West Volusia NAACP and DeLand Pride Launch Black Business Directory

DELAND — The West Volusia Chapter of the NAACP and DeLand Pride have come together to create a directory of black businesses.

The goal is to raise awareness of black businesses on the west side of the county, as well as to dispel historical racial and other divisions.

“Last year when George Floyd was murdered, I represented DeLand Pride with the Orlando Alliance. The director of this site, Jennifer Foster, made a major effort to try to fight racism,” said Desiree Sylvester, member of DeLand Pride who champions the cause of the LGBTQ community.

“As a result of this, I was put in contact with the Central Florida Foundation which distributed micro-grants. I had a discussion with people in the community about black people not feeling comfortable going downtown (to DeLand). We want to make sure everyone feels welcome.

Volusia County Council Member and DeLand Realtor Barbara Girtman.

Sylvester said many people were ready to come together to work on a solution that would make everyone feel part of the community. Among these steps was the creation of a directory of black businesses.

“It was Barbara Girtman (Councillor for Volusia County) who said we should work on trying to get white people to spend on black businesses,” Sylvester said. “We met with community leaders and decided that a directory of black businesses would be the best solution.”

Girtman herself is a businesswoman; she works as a real estate agent at Bee Realty Corp. at DeLand.

Sylvester said a $500 grant was received to move forward with the creation of the online directory.

“A lot of people gave a lot of their time and energy,” Sylvester said. “I think we only spent $200 on the current website. The rest was used to promote it.

Kimberly Cline, chair of the West Volusia NAACP communications and publicity committee, said an email newsletter from DeLand Pride about the grant to create the black business directory piqued her interest.

“I contacted our economic development chair and said, ‘Hey! Look what they are doing. Can I reach out? We must collaborate. So apparently there have been a few listings (of businesses) that have been wandering around the community for quite some time. I reached out to Desiree (Sylvester with DeLand Pride) and learned about all the groundwork she had done.

Cline said the directory website took about two months from inception to creation.

“We have 50 (companies uploaded to the website),” Cline said. “I wanted 100. We actually had a list of 140 but that list was pre-COVID. So we painstakingly sent out emails, Facebook messages and calls to try to contact the people on this list. We also had people who contacted us. So out of 140, we have 50 companies.

Previously:Daytona Beach officials celebrate June 19 with ceremony at City Hall

Cline said the directory was a way to bring everyone in the community together after George Floyd died when a white Minneapolis police officer knelt on his neck as a crowd watched. The officer, Derek Chauvin, was found guilty of her murder.

“When the George Floyd incident happened, a lot of white people were like, ‘What can we do?’ Everyone was trying to find ways to support black businesses, but there was no place to go to find black businesses.

“It’s a great way for black businesses to support each other. But for a community of people who want to help make a difference and want to do a better effort to support these businesses, it’s a great resource to find out who you can do business with.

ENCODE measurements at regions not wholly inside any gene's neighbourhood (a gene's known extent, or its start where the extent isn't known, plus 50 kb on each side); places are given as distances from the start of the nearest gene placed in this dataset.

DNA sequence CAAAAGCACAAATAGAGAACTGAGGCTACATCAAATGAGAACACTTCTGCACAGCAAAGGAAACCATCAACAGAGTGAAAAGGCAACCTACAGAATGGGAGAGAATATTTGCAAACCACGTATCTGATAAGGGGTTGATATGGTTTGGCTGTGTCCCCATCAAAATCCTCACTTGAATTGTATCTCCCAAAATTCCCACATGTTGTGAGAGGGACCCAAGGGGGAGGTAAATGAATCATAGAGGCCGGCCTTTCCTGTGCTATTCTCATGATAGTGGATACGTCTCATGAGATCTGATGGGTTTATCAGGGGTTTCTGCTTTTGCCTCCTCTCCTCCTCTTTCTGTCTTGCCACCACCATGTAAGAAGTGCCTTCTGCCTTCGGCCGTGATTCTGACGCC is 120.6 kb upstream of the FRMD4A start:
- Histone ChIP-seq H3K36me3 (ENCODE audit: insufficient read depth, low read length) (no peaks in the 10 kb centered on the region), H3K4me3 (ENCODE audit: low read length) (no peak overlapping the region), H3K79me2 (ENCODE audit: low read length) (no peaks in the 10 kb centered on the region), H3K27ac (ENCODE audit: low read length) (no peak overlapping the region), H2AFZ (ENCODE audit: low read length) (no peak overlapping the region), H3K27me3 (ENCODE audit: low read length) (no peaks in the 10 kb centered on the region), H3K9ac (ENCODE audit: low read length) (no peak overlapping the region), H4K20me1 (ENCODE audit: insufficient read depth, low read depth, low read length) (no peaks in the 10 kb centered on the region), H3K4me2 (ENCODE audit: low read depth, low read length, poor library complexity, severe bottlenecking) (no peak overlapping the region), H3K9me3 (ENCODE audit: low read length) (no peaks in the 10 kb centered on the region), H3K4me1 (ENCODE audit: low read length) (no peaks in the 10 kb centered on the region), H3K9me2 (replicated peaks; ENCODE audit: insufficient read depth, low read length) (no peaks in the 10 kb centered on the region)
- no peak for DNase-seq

Kimberly Hodge Russell, owner of Klassy Kouture Fashions in Orange City

More coverage:Pervasive freeway construction in Florida has crippled black communities. Fallout remains decades later

Cline said managing the online repertoire was her top priority.

“We don’t know how many more inquiries we’re going to get,” Cline said. “I will be responsive and load these companies within 24 hours of receiving them.”

Cline and others also worked overtime to publicize the new repertoire.

“So social media was a great way to start spreading it and sharing it,” she said. “We also print postcards to distribute to different businesses and community members.”

The directory includes companies outside of DeLand.

“We already have all kinds of businesses there. We didn’t want to limit it to DeLand. Right now we have people from Daytona Beach, Deltona. I would like to see all of Volusia County on it. Right now it’s Black biz DeLand. But December 1 will switch to Black biz Volusia.

Recently:Federal judge clears way for challenges to Florida’s controversial new election law

And:NSB Commissioners Consider Altering Current Sea-Themed Mural Under MLK Bridge

Cline said advertising options may be limited for small business owners.

“We have social media, which is wonderful,” Cline said. “Some small businesses (owners) can’t afford to target people through the print media. If you’re at eye level in your business and don’t have time to go to chamber meetings and network, how do people know you? It’s word of mouth. Having this resource online really makes it much easier for people to find you.

DeLand Pride and the West Volusia NAACP hope people will use the directory to increase local economic equality.

“I’m a realtor in downtown DeLand,” Girtman said. “I did this on purpose so people could see me in the community doing business and for others to recognize that the opportunity is there for them too at whatever level.

“I have sought to be that role model throughout our ‘yes you can’ community. Whether it’s political, if you want to be in business, whatever, it’s all there for you.

For more information or to request that your business be added to the directory, visit: https://blackbizdeland.com/

Comments are closed.